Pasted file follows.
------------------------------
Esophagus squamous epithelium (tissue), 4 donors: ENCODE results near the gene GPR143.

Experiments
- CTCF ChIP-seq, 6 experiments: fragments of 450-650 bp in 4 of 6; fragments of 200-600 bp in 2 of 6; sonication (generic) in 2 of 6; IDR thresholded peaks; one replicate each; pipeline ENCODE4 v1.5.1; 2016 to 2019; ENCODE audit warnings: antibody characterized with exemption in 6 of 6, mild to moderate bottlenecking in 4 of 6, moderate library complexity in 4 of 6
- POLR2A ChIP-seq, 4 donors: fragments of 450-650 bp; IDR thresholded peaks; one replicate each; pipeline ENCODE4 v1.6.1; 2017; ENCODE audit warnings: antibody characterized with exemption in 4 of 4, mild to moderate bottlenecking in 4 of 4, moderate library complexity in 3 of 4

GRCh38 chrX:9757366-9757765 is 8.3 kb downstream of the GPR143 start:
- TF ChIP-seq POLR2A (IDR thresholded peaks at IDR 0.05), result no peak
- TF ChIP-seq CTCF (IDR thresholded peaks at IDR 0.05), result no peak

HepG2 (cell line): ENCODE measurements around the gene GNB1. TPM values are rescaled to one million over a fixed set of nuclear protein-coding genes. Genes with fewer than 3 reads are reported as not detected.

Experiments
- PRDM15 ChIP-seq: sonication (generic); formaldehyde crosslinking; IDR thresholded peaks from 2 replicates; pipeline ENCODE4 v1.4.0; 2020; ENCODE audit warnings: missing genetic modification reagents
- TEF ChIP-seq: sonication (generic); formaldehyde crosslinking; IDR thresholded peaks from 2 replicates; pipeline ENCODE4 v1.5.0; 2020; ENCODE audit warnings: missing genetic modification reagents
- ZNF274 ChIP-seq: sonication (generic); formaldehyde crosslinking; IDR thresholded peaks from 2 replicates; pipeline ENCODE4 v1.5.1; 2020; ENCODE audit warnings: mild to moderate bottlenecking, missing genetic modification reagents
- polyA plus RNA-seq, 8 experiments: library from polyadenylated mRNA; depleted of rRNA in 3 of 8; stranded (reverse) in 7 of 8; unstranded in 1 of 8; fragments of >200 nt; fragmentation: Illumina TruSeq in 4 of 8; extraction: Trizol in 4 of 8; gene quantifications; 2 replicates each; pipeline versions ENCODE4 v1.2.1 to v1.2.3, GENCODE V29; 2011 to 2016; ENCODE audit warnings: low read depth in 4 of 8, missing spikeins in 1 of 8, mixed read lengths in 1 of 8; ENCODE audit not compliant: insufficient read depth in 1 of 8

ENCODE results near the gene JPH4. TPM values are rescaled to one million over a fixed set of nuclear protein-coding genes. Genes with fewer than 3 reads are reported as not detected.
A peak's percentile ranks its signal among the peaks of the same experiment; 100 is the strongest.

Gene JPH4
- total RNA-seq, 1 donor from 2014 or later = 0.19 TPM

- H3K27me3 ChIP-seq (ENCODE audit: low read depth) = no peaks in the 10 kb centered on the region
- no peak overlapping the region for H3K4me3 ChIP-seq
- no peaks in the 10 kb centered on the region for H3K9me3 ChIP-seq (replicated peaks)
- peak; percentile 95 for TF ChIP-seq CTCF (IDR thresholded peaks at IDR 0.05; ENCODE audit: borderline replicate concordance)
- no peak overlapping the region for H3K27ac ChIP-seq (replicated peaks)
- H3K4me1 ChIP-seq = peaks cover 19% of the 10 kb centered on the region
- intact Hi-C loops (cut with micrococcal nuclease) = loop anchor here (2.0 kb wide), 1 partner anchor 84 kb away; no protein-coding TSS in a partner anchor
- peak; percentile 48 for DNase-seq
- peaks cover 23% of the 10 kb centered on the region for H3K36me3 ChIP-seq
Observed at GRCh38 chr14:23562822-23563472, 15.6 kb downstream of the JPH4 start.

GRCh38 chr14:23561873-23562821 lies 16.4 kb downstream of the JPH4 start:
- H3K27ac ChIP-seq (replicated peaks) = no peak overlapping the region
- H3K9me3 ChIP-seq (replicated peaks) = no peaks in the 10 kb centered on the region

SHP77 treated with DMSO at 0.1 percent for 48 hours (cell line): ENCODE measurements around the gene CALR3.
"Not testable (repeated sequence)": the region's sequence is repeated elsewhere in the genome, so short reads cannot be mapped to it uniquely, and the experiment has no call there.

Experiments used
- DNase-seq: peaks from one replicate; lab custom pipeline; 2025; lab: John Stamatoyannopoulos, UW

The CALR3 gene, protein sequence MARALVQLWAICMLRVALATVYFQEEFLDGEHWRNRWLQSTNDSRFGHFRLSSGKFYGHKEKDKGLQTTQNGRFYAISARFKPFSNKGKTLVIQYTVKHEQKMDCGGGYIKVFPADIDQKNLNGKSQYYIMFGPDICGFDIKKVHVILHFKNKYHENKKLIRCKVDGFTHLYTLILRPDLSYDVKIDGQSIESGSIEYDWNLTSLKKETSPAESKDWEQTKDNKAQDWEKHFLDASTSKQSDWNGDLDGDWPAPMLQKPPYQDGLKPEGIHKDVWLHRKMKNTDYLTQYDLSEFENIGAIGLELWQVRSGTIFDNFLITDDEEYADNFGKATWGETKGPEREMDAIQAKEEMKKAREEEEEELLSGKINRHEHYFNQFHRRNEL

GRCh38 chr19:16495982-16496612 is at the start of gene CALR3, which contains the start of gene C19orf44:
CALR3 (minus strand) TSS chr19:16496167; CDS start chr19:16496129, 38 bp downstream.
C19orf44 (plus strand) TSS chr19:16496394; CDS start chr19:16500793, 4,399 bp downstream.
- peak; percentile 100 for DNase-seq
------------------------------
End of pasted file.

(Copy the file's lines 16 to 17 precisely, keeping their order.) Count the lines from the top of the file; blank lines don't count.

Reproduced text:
Gene JPH4
- total RNA-seq, 1 donor from 2014 or later = 0.19 TPM